The John T. Gorman Foundation is providing a periodic roundup of news articles chronicling the emerging challenges of vulnerable Mainers during the pandemic, and highlight new resources and innovative practices that may be helpful to organizations, individuals, and communities working to address those challenges. NOTE: the resource items referenced below, and others, can be found on the Foundation’s COVID-19 Resources page. Our April 29 update is available here.
Teaching & Feeding from Afar
Two months after schools closed, Maine teachers continue to find new ways to engage their students, like this teacher from Auburn giving science lessons from his kitchen and an Oxford Elementary gym teacher inspiring students to take to the trails. But challenges persist for both families and their teachers. The Sun Journal spoke with five parents in Western Maine about their experiences facilitating remote learning for their children, and a Portland elementary school teacher and her students shared their ups and downs with the Press Herald.
Besides academics, Maine schools have also been working hard to ensure that low-income students continue to get the meals they normally would have gotten during the school day. New data from the Maine Department of Education seem to show that their efforts are paying off, as the number of meals distributed in April was only slightly less than what was served over the same month last year. Still, districts continue to strive to reach more students, such as Portland, which is looking at expanding the number of drop off sites and starting home delivery. News also came this month that the families of about 82,000 Maine students who qualify for free or reduced lunch will now see increases in their federal SNAP benefits through the Pandemic-EBT program.
|Further reading: Education
Older Youth Face Transitions at a Time of Uncertainty
As graduation time nears for Maine’s high school seniors, several articles have focused on how these students are coping with important transitions while schools are closed, proms are canceled and graduations go online. In its Deep Dive: Coronavirus series, Maine Public spoke with several high-school seniors about what their year has been like. Pine Tree Watch has also launched a series – 2020: A Class Dismissed – to profile high-school students across the state.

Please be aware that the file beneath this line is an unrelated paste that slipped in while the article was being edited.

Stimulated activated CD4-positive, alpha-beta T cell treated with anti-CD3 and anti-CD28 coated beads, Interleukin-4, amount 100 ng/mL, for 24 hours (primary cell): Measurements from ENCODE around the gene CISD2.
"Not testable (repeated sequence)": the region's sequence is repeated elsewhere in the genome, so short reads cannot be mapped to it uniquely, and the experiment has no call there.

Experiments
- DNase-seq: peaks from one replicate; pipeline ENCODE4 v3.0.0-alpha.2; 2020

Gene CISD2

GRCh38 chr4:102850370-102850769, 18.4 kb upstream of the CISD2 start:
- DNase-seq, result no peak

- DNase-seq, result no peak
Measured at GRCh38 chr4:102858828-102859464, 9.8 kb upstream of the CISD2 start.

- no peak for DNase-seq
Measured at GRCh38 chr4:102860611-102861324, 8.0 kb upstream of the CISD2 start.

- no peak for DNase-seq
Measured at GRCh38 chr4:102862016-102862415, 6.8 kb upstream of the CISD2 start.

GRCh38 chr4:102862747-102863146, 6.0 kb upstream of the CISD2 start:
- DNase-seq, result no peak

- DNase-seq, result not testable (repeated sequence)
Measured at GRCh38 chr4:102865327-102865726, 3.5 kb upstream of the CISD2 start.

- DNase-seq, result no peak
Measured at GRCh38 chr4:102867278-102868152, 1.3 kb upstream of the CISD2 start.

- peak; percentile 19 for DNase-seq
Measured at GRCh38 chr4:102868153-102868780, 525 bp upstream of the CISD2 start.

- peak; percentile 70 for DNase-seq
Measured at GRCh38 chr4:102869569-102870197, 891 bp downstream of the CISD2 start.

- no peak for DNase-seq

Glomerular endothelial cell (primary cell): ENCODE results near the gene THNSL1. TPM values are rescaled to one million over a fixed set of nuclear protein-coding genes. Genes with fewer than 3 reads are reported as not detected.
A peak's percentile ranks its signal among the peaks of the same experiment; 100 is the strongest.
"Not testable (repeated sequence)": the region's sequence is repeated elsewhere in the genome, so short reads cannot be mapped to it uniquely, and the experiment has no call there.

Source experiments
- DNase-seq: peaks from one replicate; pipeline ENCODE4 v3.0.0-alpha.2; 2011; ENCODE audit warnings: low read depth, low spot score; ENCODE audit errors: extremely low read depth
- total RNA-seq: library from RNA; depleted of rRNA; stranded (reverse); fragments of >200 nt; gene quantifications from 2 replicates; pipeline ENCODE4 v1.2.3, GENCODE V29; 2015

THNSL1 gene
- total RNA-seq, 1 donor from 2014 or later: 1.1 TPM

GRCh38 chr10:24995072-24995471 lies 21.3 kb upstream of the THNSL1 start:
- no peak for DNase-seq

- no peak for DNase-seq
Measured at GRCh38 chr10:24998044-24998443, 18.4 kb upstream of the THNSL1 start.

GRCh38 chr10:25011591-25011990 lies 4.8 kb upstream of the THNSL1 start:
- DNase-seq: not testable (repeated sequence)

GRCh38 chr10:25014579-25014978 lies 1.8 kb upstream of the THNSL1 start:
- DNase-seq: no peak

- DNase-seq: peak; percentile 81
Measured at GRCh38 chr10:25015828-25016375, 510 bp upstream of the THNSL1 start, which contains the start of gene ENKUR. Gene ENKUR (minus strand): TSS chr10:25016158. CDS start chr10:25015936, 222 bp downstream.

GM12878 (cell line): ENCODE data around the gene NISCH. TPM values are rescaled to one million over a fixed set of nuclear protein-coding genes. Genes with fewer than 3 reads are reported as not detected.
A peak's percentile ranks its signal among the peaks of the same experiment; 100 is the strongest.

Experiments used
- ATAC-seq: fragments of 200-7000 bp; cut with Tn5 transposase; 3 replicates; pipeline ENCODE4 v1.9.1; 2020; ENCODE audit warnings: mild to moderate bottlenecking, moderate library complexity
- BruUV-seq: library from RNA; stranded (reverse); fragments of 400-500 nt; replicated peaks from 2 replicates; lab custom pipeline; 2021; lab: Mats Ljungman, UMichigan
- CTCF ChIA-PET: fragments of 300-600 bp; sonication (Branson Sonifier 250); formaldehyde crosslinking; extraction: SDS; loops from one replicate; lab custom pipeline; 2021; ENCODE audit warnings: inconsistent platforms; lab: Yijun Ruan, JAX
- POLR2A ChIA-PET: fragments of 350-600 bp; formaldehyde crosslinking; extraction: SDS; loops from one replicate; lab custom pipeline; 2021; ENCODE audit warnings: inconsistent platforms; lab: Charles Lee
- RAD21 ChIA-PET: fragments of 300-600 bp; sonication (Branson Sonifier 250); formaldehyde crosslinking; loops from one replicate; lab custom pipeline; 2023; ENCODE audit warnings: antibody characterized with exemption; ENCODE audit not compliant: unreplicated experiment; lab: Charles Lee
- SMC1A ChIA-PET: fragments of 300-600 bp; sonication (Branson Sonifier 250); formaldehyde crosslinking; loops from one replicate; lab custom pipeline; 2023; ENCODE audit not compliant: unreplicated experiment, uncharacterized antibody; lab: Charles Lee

With the end of the academic year for Maine colleges, a new report shows that – despite the sudden shift to remote learning – most UMaine students have stayed on course in their academics. Several students interviewed cited the support and flexibility of their professors as positive factors.
The COVID-19 pandemic has led to another kind of transition for some of Maine’s most vulnerable youth – a release from secure detention. Since March, Maine has seen a significant drop in the population of the Long Creek Development Center and new efforts are underway to support these youth in their home communities. (Foundation Program Associate Lisa Margulies has provided an analysis of these juvenile justice developments and the years of collaboration that led up to it.)
|Further Reading: Older Youth
Pressures Mount for Families
As the pandemic stretches on, pressure continues to mount on Maine families. As many as 150,000 Mainers have filed for unemployment benefits in the last two months and the number of Maine people applying for the Temporary Assistance for Needy Families and SNAP doubled in April. With businesses reopening, many parents returning to work are now worried about finding childcare.
|Further Reading: Families
Efforts Seek to Support Seniors
The coronavirus outbreak has been especially hard on Maine seniors who are at an increased risk of severe illness. As many seniors are trying to stay at home as much as possible, communities are working to get them what they need. In Portland, the Office of Elder Affairs has organized a volunteer program to shop for and deliver essentials, and the Eastern Area Agency on Aging has reported a significant increase in demand and support for it Meals on Wheels program. Local organizations are working to support seniors in other ways as well, as this article chronicles efforts to help them stay fit and healthy during the pandemic.
|Further Reading: Seniors
Housing & Safe Shelter Remain Critical
Efforts to provide safe shelter to homeless individuals have proven especially important – and challenging – as an outbreak at Bangor’s Hope House sickened more than 20.. There was also one positive case for a former visitor to Lewiston’s temporary wellness shelter, but additional tests at the shelter turned up negative. In Midcoast Maine, hotels are being used to house the homeless.
In other news, Maine’s renters have been receiving new assistance to help pay their rent and keep their housing. In its first two weeks, about 5,000 applied for the program, which is administered by Maine Housing with help from regional Community Action Programs.
|Further reading: Housing
Other Important News
The racial disparities seen in coronavirus cases across the country has not escaped Maine, as new data shows that African-Americans account for 1.7% of the state’s population but nearly 4% of COVID cases.
As the pandemic increases people’s stress and anxiety, while cutting off the usual paths to supports, mental health providers and stakeholders are trying to create new ways for people to get help. (This includes John T. Gorman Fellow and Nami Maine Executive Director Jenna Mehnert, whose organization has launched a new text line for teens w/ support of a grant from the Foundation.)
Though slowed by the pandemic, stakeholders in Lewiston continue their work to confront and address poverty in the city’s Tree Streets Neighborhood. More on their efforts here.
–From the John T. Gorman Foundation, stay safe and keep in touch!